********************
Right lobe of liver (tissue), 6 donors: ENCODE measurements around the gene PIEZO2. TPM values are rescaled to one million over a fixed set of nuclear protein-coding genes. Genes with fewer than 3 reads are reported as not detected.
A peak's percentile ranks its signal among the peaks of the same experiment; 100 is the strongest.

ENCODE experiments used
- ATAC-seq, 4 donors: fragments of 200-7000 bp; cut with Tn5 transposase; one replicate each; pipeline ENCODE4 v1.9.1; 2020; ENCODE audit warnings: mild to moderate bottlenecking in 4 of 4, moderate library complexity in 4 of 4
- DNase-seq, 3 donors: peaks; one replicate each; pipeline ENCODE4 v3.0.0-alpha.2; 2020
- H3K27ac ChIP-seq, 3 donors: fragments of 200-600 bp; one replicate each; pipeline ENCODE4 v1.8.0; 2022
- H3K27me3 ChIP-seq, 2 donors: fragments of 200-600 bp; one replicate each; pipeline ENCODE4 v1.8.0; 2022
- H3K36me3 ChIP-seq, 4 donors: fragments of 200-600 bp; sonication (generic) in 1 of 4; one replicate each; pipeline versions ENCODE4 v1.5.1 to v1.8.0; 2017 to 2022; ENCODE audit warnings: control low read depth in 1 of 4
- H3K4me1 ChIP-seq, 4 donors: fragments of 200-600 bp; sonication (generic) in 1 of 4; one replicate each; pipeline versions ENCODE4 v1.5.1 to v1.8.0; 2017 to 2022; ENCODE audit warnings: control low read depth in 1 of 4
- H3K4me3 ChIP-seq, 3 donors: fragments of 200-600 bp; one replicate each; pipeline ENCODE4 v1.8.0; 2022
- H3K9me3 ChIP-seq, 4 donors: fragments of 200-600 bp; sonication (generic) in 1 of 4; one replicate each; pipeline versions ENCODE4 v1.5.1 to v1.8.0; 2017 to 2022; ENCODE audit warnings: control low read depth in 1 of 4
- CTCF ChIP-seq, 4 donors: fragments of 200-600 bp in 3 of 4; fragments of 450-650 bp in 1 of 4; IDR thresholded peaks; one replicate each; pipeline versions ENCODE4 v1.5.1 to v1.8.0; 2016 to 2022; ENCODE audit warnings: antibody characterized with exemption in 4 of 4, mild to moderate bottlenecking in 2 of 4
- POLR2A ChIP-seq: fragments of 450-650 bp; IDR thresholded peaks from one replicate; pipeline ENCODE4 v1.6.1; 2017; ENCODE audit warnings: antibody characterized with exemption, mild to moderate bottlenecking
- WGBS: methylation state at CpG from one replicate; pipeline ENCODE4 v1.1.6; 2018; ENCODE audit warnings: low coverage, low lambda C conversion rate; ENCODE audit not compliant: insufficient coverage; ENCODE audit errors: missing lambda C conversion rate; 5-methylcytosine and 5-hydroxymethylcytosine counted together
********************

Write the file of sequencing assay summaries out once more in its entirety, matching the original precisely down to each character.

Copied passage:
Right lobe of liver (tissue), 6 donors: ENCODE measurements around the gene PIEZO2. TPM values are rescaled to one million over a fixed set of nuclear protein-coding genes. Genes with fewer than 3 reads are reported as not detected.
A peak's percentile ranks its signal among the peaks of the same experiment; 100 is the strongest.

ENCODE experiments used
- ATAC-seq, 4 donors: fragments of 200-7000 bp; cut with Tn5 transposase; one replicate each; pipeline ENCODE4 v1.9.1; 2020; ENCODE audit warnings: mild to moderate bottlenecking in 4 of 4, moderate library complexity in 4 of 4
- DNase-seq, 3 donors: peaks; one replicate each; pipeline ENCODE4 v3.0.0-alpha.2; 2020
- H3K27ac ChIP-seq, 3 donors: fragments of 200-600 bp; one replicate each; pipeline ENCODE4 v1.8.0; 2022
- H3K27me3 ChIP-seq, 2 donors: fragments of 200-600 bp; one replicate each; pipeline ENCODE4 v1.8.0; 2022
- H3K36me3 ChIP-seq, 4 donors: fragments of 200-600 bp; sonication (generic) in 1 of 4; one replicate each; pipeline versions ENCODE4 v1.5.1 to v1.8.0; 2017 to 2022; ENCODE audit warnings: control low read depth in 1 of 4
- H3K4me1 ChIP-seq, 4 donors: fragments of 200-600 bp; sonication (generic) in 1 of 4; one replicate each; pipeline versions ENCODE4 v1.5.1 to v1.8.0; 2017 to 2022; ENCODE audit warnings: control low read depth in 1 of 4
- H3K4me3 ChIP-seq, 3 donors: fragments of 200-600 bp; one replicate each; pipeline ENCODE4 v1.8.0; 2022
- H3K9me3 ChIP-seq, 4 donors: fragments of 200-600 bp; sonication (generic) in 1 of 4; one replicate each; pipeline versions ENCODE4 v1.5.1 to v1.8.0; 2017 to 2022; ENCODE audit warnings: control low read depth in 1 of 4
- CTCF ChIP-seq, 4 donors: fragments of 200-600 bp in 3 of 4; fragments of 450-650 bp in 1 of 4; IDR thresholded peaks; one replicate each; pipeline versions ENCODE4 v1.5.1 to v1.8.0; 2016 to 2022; ENCODE audit warnings: antibody characterized with exemption in 4 of 4, mild to moderate bottlenecking in 2 of 4
- POLR2A ChIP-seq: fragments of 450-650 bp; IDR thresholded peaks from one replicate; pipeline ENCODE4 v1.6.1; 2017; ENCODE audit warnings: antibody characterized with exemption, mild to moderate bottlenecking
- WGBS: methylation state at CpG from one replicate; pipeline ENCODE4 v1.1.6; 2018; ENCODE audit warnings: low coverage, low lambda C conversion rate; ENCODE audit not compliant: insufficient coverage; ENCODE audit errors: missing lambda C conversion rate; 5-methylcytosine and 5-hydroxymethylcytosine counted together